Science corner

13th January 2006 at 00:00
Ray Oliver explores the properties of candle power

Candles are associated with celebrations and birthdays, but they have a long history in science too. The candela is the unit of luminous intensity and it replaces older units based on a standard candle. The fabled wreckers of the West Country were alleged to have used candle-powered lanterns to lure ships onto the rocks. Lace-makers used candles combined with water-filled glass globes, to concentrate the light.

Choose a selection of transparent bottles and fill them with water.

Investigate the effects on the light from a single candle flame. Children will find that the curved bottles act as a lens to focus the light. Use aluminium foil to shape reflectors to find the best combination of reflector and lens to produce the brightest possible light spot on a white card.

Next, devise a candle-powered lighthouse that gives flashes of light at definite intervals. Possible approaches include using open-and-close shutters, like Venetian blinds; pendulums that periodically block the light; rotating wheels that have holes cut in them to let the light through; and circular screens mounted on a turntable.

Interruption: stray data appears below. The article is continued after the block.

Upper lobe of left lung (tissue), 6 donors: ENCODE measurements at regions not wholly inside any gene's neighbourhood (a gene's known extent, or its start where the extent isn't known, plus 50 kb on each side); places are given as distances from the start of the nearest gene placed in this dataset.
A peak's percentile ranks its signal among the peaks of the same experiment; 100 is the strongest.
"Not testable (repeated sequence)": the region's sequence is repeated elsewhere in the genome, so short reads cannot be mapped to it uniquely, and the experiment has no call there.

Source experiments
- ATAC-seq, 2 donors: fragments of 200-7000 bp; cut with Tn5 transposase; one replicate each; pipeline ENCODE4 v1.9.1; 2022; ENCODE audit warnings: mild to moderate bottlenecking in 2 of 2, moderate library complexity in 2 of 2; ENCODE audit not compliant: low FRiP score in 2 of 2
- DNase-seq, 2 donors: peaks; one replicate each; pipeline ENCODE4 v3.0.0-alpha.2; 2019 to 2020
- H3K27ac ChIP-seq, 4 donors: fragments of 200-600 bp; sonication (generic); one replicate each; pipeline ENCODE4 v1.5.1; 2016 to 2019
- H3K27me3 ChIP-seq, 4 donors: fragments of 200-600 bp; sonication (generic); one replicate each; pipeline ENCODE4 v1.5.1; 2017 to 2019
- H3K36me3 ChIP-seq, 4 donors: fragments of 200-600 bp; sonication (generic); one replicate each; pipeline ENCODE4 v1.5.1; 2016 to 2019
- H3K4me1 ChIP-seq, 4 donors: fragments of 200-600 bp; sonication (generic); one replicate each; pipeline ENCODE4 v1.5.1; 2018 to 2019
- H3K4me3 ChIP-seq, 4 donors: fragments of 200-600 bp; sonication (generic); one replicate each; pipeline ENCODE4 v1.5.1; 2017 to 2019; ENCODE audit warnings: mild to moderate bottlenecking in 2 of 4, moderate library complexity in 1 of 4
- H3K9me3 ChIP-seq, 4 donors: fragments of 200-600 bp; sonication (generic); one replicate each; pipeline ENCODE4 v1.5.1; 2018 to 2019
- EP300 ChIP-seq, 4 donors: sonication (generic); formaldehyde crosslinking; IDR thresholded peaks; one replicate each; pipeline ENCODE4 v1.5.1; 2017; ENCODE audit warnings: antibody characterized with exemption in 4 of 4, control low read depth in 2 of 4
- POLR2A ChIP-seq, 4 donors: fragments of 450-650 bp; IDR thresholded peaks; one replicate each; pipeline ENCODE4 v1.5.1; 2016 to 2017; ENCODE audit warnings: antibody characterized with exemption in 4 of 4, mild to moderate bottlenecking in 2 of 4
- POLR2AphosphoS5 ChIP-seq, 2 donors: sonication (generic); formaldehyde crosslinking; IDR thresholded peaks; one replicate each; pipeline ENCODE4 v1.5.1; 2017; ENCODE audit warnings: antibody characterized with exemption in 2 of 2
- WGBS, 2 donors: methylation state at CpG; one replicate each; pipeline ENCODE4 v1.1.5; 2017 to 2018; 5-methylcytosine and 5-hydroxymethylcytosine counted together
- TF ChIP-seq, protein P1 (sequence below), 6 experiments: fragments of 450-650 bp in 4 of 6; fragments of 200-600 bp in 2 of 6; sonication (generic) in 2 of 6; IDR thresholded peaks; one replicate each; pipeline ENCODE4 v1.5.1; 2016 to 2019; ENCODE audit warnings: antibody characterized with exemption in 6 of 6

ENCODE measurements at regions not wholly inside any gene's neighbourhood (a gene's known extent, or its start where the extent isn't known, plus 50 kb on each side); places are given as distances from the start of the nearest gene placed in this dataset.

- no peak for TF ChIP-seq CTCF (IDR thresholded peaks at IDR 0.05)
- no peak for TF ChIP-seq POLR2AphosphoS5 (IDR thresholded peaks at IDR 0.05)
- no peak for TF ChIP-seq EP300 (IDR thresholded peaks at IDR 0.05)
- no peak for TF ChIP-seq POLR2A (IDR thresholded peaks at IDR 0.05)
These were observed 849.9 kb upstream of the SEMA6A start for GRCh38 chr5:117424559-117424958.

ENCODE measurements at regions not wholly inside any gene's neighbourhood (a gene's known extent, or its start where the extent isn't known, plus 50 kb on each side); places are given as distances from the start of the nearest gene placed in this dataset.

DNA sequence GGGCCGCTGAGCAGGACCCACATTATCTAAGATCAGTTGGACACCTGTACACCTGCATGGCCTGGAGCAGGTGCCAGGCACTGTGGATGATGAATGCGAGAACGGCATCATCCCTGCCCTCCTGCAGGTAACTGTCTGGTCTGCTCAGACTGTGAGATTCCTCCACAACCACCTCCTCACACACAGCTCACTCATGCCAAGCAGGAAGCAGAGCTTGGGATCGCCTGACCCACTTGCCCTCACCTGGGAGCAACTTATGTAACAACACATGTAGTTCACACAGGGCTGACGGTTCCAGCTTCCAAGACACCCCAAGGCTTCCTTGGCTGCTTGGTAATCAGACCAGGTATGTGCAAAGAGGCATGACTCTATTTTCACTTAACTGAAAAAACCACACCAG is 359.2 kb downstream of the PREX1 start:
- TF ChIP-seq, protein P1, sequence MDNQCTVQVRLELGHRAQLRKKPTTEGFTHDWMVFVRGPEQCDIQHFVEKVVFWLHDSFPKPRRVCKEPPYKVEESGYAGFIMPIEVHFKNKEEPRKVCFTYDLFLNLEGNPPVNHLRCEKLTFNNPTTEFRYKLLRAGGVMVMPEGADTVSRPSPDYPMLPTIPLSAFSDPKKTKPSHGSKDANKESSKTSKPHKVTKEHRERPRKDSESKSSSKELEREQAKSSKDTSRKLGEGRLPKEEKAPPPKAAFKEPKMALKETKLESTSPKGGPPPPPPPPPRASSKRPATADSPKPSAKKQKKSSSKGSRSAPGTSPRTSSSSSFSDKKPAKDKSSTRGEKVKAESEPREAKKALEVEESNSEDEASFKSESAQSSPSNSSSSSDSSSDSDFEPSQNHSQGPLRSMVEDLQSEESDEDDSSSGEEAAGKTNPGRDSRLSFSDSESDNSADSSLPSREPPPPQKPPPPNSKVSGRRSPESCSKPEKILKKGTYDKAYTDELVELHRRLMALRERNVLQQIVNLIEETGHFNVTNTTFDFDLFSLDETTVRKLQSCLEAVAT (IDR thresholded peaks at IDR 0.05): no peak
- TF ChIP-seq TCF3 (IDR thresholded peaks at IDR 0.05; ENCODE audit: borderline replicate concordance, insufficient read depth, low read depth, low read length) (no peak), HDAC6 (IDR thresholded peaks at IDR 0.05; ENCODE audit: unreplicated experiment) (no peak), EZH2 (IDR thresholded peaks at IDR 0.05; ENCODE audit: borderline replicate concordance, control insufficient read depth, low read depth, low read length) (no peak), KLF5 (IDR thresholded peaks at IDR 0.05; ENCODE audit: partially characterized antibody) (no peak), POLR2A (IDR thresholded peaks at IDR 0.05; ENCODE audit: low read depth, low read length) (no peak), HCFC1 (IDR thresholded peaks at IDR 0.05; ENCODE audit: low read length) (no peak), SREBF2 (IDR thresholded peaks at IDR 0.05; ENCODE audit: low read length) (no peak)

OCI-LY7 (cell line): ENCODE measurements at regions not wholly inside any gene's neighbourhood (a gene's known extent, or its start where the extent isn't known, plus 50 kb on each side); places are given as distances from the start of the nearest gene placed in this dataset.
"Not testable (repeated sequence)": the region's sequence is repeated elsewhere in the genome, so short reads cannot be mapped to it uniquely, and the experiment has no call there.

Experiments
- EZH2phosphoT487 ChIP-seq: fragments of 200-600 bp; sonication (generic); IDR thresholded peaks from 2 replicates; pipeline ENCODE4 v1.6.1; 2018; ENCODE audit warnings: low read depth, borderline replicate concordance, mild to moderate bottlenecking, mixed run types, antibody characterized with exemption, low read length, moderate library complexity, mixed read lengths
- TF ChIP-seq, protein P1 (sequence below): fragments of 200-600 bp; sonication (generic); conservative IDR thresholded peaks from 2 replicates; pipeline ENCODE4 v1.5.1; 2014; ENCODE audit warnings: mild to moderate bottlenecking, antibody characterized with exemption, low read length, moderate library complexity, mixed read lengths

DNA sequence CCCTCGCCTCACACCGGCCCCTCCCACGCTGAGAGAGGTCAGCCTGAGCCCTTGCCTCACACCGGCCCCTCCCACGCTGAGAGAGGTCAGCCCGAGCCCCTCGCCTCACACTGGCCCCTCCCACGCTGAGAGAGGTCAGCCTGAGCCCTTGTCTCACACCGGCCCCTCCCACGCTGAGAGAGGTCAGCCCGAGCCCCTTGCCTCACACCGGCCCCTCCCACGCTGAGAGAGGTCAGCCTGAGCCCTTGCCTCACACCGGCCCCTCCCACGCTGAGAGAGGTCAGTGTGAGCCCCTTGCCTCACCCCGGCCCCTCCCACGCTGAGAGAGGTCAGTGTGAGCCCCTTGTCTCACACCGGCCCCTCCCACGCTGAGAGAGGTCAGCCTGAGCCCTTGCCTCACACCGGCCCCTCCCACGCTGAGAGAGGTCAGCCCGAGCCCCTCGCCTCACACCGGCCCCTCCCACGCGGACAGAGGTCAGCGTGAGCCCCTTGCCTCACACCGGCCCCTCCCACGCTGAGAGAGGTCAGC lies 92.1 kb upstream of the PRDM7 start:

On those elusive days when the sun shines, it is possible to throw a shadow of a candle flame on to a white screen. Try a bright lamp as an alternative. You can distinguish different regions in the candle flame, using the shadow.

The central part of the flame, consisting of wax vapour, and the hot outer region will be clearly seen. Take a drinking straw and blow horizontally through the top of the flame. This produces a blue jet of flame, the same colour as an ordinary gas-cooker flame.

The extra oxygen provided by the straw improves the combustion of the wax vapour in the candle flame. The same effect is seen when opening and closing the air-hole on a Bunsen burner, the flame alternates between yellow and blue. The fact that exhaled air from the straw improves combustion will raise questions about its composition.

Children may be surprised that exhaled air contains sufficient unused oxygen to improve the flame and raise its temperature.

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